Note that we have assumed that the charge on each haemoglobin molecule is - 4. In addition we know that the erythrocyte membrane is not able to withstand an osmotic pressure difference of any great magnitude. So it is appropriate to assume that the osmotic pressure inside the cell is equal to the osmotic pressure outside the cell. This assumption is equivalent to assuming that the sum of the concentrations of all solutes inside is equal to the sum of all those outside, under conditions of thermodynamic 'ideality'. Hence, the following equation will yield the intracellular volume as a function of the concentrations of the ionic species inside and outside the cell:

(voltotai,w[0] (k±[t] + nai [t] + cai[t] + cl±[t] + hb) )/ (k±[t] + nai [t] + cai [t] + cli [t] + hb + ke [t] + nae [t] + ca« [t] + cle [t]) ;

where the mass (mol) of haemoglobin, hb, is calculated by using its partial specific volume (0.73 L kg-1 ) and its molecular weight (64.5 kg).

0.73x 64.5

The volume of aqueous medium outside the cells is simply the total solute-accessible volume in the sample minus the aqueous volume inside the cells.

We are now in a position to solve the time-dependent behaviour of this system using NDSolveMatrix and then to view the time courses of concentrations or amounts graphically.

res = NDSolveMatrix [S, N, v, IC, {t, 0, 5000} , MaxSteps -> 5000] ;

{t, 0.0, 5000} , AxesLabel ^ {"Time (s) ", "K+ (mol)"}, PlotRange^ {0.0, 0.0002}];

0.0002r

0.000125

0.000175

0.00015

0.0001

0.000075

0.00005

0.000025

1000 2000 3000 4000 5000

Figure 4.8. Simulated time course of the amount of intracellular potassium ion in a cell suspension for the reaction scheme shown in Fig. 4.7.

Plot [Evaluate [{cai [t] /voli/W[t] , ca [t] /vole[t]} /. res] , {t, 160, 320}, PlotRange 0 All,

AxesLabel 0 {"Time (s) ", "[Ca+]in and [Ca+]out(mol L-1)"}];

Figure 4.9. Simulated time course of the concentration of intra- (lower curve) and extracellular calcium ions for the reaction scheme shown in Fig. 4.7.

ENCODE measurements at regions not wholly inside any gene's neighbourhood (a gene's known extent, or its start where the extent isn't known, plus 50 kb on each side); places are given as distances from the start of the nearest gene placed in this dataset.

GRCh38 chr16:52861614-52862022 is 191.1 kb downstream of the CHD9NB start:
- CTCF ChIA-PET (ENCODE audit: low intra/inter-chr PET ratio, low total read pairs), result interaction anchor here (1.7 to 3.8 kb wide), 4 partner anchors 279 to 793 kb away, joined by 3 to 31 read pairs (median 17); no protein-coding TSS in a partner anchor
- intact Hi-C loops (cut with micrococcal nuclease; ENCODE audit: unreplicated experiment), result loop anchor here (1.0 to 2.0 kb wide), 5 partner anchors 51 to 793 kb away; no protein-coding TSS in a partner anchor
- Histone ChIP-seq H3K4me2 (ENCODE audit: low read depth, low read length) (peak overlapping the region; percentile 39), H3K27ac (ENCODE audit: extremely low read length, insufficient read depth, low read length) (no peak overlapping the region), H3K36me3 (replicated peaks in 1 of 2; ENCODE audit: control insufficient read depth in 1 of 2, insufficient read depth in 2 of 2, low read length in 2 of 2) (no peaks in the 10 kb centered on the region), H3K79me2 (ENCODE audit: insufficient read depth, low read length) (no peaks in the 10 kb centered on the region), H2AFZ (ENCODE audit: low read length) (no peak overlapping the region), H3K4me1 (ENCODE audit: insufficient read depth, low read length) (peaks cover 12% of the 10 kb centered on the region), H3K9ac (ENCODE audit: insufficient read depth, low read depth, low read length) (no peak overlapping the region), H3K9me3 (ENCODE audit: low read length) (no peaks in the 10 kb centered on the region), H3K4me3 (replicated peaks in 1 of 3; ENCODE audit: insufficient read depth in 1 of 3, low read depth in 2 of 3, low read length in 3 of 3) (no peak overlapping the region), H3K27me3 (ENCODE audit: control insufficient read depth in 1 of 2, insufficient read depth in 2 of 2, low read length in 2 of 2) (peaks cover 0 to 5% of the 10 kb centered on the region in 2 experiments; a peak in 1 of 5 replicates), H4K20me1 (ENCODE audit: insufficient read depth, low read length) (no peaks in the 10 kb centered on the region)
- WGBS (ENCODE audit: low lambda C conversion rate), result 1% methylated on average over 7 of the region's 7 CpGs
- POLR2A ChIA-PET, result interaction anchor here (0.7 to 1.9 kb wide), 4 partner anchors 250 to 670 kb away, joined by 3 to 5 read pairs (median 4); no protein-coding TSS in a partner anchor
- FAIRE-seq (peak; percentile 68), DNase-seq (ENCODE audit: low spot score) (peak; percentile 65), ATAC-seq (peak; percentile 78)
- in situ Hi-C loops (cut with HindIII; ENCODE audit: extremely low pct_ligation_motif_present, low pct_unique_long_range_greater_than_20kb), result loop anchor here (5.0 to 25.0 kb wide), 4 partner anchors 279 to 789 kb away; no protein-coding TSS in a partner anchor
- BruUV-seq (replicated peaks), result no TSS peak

Plot [Evaluate [{voli w [t] + vol^n , vole [t]} /. res] , {t, 0, 5000}, PlotRange0 All,

AxesLabel 0 {"Time (s) ", "Volin and Volout (L) " }] ;

Figure 4.9. Simulated time course of the concentration of intra- (lower curve) and extracellular calcium ions for the reaction scheme shown in Fig. 4.7.

Volin and Volr

0.0018 0.0017 0.0016 0.0015 0.0014 0.0013

!000 3000 4000 5000

Figure 4.10. Simulated time course of the intra- (upper curve) and extracellular volumes for the reaction scheme shown in Fig. 4.7.

Note that the volumes do not reach the same value, primarily because the hemoglobin and other proteins inside the cells occupy volume.

From these results we can also calculate the membrane, based on the anion distribution ratio, by using the Nernst equation as follows:

rR= 8.314; tT= 310; fF = 96500; parNernSt = rR tT / fF;

gph4 = Plot [1000 parNernSt * Log [Evaluate [ cli [t] /cle[t] /. reS]] , {t, 0, 5000}, PlotRange ^ All,

AxeSLabel ^ {"Time (s)", "Membrane Potential(mV)"}];

Membrane Potential(mV)

Figure 4.11. Simulated time course of the membrane potential for the reaction scheme shown in Fig. 4.7.

Figure 4.11. Simulated time course of the membrane potential for the reaction scheme shown in Fig. 4.7.